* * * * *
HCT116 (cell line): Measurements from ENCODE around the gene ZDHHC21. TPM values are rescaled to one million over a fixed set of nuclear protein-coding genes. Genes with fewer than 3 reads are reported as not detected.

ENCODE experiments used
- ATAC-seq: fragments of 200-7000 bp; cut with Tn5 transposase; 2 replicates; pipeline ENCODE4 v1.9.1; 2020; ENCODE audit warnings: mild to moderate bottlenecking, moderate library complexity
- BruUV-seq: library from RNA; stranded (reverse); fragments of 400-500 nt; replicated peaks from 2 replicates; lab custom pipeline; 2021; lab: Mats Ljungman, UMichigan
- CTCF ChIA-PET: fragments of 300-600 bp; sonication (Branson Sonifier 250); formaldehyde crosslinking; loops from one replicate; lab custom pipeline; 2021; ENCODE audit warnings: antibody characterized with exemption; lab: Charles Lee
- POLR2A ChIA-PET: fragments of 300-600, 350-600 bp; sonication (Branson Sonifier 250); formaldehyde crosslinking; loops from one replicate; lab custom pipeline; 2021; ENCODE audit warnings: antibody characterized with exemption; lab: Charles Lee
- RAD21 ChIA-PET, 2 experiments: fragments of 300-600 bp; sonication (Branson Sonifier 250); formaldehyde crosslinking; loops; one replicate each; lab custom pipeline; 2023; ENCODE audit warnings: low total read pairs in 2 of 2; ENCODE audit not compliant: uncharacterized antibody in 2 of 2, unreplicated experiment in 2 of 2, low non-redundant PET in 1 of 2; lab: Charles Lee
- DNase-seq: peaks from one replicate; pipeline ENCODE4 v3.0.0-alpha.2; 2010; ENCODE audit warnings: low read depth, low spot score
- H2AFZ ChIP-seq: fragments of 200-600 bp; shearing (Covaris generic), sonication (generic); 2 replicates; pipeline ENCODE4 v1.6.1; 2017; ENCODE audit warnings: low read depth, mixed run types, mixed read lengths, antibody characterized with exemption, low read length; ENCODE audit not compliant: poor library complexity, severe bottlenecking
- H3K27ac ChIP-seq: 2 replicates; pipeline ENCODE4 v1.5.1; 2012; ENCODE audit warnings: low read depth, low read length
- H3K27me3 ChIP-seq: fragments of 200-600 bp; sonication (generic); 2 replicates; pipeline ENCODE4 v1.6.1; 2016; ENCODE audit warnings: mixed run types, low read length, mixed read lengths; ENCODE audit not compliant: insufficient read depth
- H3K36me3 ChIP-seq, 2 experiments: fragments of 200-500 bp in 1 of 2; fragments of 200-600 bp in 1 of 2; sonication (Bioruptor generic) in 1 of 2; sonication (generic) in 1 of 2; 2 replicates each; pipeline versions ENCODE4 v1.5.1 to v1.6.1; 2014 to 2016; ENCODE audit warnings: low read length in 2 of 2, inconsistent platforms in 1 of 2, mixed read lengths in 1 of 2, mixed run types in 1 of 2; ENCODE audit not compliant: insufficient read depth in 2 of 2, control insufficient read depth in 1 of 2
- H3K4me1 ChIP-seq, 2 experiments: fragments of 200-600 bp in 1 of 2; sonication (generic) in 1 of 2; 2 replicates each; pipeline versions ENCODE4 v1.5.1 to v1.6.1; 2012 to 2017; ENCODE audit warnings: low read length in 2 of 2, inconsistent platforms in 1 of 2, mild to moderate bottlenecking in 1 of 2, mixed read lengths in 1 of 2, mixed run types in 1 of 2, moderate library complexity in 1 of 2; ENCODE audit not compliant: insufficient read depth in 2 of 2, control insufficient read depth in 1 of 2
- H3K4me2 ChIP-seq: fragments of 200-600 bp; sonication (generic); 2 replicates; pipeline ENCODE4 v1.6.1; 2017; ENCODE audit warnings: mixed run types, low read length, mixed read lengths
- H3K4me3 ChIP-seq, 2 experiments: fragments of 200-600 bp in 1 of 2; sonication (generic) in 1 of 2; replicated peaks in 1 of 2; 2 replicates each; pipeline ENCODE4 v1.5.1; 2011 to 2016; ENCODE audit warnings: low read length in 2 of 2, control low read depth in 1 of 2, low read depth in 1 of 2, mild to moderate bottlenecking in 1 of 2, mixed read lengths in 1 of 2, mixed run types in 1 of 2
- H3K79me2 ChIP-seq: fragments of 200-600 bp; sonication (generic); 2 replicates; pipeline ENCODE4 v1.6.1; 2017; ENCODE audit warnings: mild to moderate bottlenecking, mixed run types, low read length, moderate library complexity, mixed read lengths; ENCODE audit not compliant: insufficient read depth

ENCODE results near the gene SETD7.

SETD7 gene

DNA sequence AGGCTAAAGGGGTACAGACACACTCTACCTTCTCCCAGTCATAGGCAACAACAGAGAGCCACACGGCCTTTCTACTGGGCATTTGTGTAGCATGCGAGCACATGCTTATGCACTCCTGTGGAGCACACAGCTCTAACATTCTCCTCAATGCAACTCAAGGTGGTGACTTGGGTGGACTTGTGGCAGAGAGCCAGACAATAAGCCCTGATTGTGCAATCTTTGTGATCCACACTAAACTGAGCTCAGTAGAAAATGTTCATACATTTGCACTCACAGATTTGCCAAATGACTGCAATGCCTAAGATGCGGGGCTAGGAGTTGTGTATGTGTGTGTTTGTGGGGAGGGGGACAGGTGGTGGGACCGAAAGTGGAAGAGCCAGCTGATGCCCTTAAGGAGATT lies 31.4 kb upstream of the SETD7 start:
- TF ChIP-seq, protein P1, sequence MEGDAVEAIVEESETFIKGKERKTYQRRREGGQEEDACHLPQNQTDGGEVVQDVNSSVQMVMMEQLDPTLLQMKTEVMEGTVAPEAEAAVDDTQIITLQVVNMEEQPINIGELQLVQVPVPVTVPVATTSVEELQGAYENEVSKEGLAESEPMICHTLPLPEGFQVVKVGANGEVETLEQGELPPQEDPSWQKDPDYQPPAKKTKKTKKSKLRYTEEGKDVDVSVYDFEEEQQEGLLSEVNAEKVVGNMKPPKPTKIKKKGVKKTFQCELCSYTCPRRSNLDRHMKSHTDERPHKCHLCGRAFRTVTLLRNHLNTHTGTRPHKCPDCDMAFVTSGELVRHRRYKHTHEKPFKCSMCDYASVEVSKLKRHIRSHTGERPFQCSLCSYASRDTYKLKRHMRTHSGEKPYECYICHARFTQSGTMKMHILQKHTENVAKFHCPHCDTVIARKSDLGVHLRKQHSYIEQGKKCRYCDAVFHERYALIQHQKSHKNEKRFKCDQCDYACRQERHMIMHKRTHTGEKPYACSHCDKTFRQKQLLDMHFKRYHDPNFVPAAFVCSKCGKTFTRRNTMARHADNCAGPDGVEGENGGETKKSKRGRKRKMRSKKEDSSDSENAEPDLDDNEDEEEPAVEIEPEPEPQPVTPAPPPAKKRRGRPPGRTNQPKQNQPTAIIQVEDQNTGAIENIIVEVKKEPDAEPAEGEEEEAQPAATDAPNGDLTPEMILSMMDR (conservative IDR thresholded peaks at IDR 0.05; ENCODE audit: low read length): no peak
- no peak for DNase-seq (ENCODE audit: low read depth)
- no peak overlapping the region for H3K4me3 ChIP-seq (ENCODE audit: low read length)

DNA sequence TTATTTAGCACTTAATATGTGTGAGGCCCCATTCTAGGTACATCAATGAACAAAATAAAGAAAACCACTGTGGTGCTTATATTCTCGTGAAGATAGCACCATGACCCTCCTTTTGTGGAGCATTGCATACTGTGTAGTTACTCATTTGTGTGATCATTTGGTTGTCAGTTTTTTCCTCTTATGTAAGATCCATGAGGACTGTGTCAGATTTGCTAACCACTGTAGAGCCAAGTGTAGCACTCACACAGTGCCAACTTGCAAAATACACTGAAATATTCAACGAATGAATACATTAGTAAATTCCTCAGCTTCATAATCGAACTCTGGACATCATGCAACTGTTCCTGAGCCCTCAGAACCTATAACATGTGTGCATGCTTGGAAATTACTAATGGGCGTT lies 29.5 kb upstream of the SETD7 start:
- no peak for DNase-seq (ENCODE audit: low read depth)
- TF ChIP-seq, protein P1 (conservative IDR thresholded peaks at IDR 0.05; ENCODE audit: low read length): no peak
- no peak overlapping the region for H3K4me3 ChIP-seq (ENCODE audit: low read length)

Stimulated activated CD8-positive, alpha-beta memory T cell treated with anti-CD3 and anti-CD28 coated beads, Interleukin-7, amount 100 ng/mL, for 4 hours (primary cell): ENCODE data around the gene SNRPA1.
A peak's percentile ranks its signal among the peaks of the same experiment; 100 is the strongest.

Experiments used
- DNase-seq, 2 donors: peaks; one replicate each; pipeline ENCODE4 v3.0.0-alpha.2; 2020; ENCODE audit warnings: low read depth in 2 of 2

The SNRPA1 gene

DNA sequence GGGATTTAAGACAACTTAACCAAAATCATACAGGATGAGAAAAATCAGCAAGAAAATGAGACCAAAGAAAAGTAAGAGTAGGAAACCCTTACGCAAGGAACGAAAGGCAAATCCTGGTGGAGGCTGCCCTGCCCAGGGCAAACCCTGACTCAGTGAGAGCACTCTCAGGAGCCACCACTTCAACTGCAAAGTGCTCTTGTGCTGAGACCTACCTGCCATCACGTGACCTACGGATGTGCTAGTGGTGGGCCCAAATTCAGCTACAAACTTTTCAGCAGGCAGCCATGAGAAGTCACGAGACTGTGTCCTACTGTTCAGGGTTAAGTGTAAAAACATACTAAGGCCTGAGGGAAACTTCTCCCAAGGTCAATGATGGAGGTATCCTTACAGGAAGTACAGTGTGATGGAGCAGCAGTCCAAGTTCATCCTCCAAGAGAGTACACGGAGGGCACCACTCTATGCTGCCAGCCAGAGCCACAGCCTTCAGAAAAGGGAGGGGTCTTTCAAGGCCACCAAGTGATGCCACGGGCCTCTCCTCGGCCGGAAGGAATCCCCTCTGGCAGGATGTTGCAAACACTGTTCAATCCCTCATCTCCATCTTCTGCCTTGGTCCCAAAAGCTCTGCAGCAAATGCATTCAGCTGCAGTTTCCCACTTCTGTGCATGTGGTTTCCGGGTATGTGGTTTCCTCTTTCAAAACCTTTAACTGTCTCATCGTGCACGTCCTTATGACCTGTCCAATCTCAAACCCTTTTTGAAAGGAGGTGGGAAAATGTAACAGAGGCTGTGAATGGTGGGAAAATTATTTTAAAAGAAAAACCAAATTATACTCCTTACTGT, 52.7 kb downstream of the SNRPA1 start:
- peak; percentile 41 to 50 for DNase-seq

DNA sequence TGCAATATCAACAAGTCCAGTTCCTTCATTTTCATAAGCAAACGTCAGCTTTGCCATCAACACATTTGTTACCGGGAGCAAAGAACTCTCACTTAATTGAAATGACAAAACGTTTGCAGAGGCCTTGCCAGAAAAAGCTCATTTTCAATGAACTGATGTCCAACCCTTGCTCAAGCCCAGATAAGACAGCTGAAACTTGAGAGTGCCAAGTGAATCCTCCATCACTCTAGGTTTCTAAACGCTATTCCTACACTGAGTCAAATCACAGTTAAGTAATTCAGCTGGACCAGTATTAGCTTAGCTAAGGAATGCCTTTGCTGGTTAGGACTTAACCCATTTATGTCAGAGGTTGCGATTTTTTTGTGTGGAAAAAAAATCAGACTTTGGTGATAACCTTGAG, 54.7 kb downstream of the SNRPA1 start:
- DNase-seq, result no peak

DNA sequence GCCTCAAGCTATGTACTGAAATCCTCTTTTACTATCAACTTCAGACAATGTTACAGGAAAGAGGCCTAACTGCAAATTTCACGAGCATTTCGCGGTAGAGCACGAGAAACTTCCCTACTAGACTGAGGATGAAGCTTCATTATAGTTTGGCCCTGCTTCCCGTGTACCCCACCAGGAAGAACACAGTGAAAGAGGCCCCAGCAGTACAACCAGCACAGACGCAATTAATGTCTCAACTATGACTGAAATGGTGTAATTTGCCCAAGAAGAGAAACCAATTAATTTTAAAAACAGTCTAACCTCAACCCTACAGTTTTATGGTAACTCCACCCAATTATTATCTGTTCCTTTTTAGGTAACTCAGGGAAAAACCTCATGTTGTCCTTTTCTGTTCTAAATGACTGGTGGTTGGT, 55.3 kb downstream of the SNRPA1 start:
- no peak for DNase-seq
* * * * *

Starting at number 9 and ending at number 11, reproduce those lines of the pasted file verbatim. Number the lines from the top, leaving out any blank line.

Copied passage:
- H2AFZ ChIP-seq: fragments of 200-600 bp; shearing (Covaris generic), sonication (generic); 2 replicates; pipeline ENCODE4 v1.6.1; 2017; ENCODE audit warnings: low read depth, mixed run types, mixed read lengths, antibody characterized with exemption, low read length; ENCODE audit not compliant: poor library complexity, severe bottlenecking
- H3K27ac ChIP-seq: 2 replicates; pipeline ENCODE4 v1.5.1; 2012; ENCODE audit warnings: low read depth, low read length
- H3K27me3 ChIP-seq: fragments of 200-600 bp; sonication (generic); 2 replicates; pipeline ENCODE4 v1.6.1; 2016; ENCODE audit warnings: mixed run types, low read length, mixed read lengths; ENCODE audit not compliant: insufficient read depth